January 16, 2013 at 9:16 pm | Posted in Death, Grief, life after loss, normal? | 6 Comments
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Quote - things

Very often “get rid of clutter” is at the top of my to do list.  Okay, sometimes I put it at the top of Evan’s to do list.  I am overwhelmed by the piles of paper, toys, laundry, and stuff in general which seems to fill up the world.  However, there is some clutter that I just cannot part with.   The hospital bracelets from Jake’s tiny ankles, the smallest “sunglasses” which covered his sensitive eyes, every little thing that touched his body came home with us.

Sawyer had a lot more stuff.  Right after he died we packed up, donated or got rid of most of the things he never wore or used.  The things he did wear and use stayed on a shelf.  Year after year Sawyer’s stuff did not move.  Except for the sock.

I recently went on a business trip and when I got home Sawyer’s stuff was not on the shelf.  I backed out of the room and went in again.  It was still not there.  I yelled for Evan.  He calmly explained that he moved it.  Just like that.  He moved it to the same place where Jake’s stuff is kept.

Logically, I know that it is all just stuff but these are the only things that we will ever have that were Jake’s and Sawyer’s.  I thought about these things as I threw out garbage bag after garbage bag of stuff as I helped to clean out my grandfather’s home.  Why did I find it so easy, even therapeutic, to throw away his things?

I decided that my lifetime of memories with my grandfather made all the material things not necessary.   I do not need stuff to remember him.

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On the other hand, I had such a short time with Jake and Sawyer.  There are not so many memories or stories to tell.  So, I will hold onto the stuff that I can.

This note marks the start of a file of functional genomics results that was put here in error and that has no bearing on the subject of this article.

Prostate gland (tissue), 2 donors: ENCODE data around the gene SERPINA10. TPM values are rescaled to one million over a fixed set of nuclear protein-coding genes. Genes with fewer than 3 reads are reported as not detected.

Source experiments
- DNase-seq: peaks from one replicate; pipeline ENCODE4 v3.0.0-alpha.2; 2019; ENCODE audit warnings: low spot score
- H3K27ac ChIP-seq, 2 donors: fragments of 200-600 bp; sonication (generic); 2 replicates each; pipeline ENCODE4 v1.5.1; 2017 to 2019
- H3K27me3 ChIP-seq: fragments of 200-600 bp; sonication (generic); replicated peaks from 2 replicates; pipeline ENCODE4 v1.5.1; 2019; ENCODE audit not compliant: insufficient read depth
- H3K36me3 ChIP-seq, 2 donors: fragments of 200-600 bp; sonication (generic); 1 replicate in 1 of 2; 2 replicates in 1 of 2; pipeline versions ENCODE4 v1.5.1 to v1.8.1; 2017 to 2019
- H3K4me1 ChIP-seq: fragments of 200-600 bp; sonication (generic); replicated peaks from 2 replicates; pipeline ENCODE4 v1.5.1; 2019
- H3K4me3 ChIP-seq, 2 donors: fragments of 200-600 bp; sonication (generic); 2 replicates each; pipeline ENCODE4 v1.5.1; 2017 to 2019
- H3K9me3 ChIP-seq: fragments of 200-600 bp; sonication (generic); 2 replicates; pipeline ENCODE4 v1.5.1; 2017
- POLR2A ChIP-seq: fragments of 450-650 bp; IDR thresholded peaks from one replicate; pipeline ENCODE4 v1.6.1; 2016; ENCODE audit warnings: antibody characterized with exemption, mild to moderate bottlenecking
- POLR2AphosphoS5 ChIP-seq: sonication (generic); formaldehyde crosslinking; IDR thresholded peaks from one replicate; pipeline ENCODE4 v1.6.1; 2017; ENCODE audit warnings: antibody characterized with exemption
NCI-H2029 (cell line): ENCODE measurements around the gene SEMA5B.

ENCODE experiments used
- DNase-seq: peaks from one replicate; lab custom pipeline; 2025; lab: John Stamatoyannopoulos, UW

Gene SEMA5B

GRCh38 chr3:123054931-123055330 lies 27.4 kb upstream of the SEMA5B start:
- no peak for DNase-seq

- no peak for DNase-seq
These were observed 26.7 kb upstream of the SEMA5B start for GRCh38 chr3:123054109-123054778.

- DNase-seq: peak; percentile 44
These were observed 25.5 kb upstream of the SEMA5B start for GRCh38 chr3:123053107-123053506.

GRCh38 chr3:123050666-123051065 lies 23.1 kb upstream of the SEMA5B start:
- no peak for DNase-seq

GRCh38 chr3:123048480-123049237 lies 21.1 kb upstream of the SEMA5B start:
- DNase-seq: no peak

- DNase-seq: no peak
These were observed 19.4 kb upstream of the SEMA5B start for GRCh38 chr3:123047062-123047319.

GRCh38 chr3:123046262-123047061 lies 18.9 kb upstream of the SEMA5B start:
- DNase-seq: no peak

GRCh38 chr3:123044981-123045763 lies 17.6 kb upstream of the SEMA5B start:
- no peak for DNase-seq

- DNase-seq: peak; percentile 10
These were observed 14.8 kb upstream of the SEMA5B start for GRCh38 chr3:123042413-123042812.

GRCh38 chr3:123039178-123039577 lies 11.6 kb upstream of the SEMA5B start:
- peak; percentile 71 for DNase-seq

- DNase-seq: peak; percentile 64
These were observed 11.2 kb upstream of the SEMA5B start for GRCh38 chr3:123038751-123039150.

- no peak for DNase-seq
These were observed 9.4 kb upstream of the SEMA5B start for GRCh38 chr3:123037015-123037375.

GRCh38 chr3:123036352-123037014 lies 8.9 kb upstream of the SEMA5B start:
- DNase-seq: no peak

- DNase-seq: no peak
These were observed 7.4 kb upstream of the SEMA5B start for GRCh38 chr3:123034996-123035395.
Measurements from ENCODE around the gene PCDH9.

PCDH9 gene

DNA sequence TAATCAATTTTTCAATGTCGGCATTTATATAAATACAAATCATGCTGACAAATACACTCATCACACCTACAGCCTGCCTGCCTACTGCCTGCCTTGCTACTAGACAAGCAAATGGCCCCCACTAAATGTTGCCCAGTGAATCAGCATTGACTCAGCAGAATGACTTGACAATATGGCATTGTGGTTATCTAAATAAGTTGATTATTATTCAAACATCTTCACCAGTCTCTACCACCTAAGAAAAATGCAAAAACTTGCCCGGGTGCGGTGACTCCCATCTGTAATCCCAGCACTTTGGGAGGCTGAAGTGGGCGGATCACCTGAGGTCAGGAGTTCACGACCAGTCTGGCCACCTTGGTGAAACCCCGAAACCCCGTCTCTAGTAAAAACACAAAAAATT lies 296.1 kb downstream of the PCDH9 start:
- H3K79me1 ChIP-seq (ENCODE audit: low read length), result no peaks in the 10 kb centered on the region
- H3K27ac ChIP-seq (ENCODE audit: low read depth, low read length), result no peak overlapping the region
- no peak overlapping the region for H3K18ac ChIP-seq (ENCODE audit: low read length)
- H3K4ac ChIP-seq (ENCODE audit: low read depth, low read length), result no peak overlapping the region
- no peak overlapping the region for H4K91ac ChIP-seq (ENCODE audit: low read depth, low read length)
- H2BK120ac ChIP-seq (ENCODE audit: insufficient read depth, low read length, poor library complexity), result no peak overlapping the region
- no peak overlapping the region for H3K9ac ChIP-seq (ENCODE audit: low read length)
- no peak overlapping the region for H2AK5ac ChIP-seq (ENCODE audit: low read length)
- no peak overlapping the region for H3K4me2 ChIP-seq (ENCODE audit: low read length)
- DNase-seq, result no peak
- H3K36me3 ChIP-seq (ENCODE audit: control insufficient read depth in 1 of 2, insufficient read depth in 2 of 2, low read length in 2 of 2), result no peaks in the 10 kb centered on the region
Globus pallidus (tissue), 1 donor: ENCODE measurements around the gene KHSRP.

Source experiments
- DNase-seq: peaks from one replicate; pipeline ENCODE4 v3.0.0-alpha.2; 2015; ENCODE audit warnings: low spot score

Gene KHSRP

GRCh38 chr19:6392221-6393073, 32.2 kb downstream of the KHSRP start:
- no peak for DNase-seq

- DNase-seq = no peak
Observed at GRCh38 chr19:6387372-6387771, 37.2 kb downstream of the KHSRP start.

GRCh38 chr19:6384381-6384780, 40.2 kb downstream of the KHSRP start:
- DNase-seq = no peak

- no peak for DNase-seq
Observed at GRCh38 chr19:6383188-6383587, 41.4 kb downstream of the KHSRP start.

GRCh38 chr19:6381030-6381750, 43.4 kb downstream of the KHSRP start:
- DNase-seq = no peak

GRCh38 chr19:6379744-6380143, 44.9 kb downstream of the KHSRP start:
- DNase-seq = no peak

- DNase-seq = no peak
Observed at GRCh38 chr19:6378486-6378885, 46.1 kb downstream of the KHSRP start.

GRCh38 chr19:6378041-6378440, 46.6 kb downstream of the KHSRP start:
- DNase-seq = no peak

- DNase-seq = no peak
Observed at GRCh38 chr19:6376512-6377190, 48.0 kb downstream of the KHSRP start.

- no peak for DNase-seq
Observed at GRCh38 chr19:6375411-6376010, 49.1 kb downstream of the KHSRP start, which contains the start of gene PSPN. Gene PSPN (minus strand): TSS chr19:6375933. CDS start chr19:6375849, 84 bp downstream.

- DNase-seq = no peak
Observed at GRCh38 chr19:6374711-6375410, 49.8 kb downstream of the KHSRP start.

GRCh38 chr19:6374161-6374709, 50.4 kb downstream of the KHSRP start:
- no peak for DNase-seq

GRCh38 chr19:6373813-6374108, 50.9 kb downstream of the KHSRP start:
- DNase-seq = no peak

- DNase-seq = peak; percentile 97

Sawyer and Evan


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  1. Beautiful post Lanie.

  2. Such amazing pictures. The stuff in your heart will always be the good stuff.

  3. Not just stuff, or clutter. I understand absolutely.

  4. I loved the photos of your family with your grandfather. Thank you, Laine. As for Jake and Sawyer, you will have memories of the memories – not as good as you may wish but still memories. My ove to the four of you.

  5. I understand completely. I have 23 years of my son’s stuff in my house. In fact, almost everything we own (especially the piano in the living room) is connected with my son. Almost all of it is still where he left it 34 weeks ago. I struggle with the idea of putting together a chest of the most precious mementos (which I will give to his sister someday, and how do I even select which ones to include). But then my heart rebels that a life can be packed into a box.

    So, I do nothing. Perhaps someday, I’ll finally decide what to do with everything. Right now, each little thing provides a connection to him (even though I actually don’t go in his room because it breaks my heart). Yes, none of these material things are our children, but they are a link that we can touch.

  6. I think everyone will understand. And yes–there is something just much more natural and acceptable about a wonderful man who lived a great 100 years of life, as opposed to the unacceptable loss of a baby/child.

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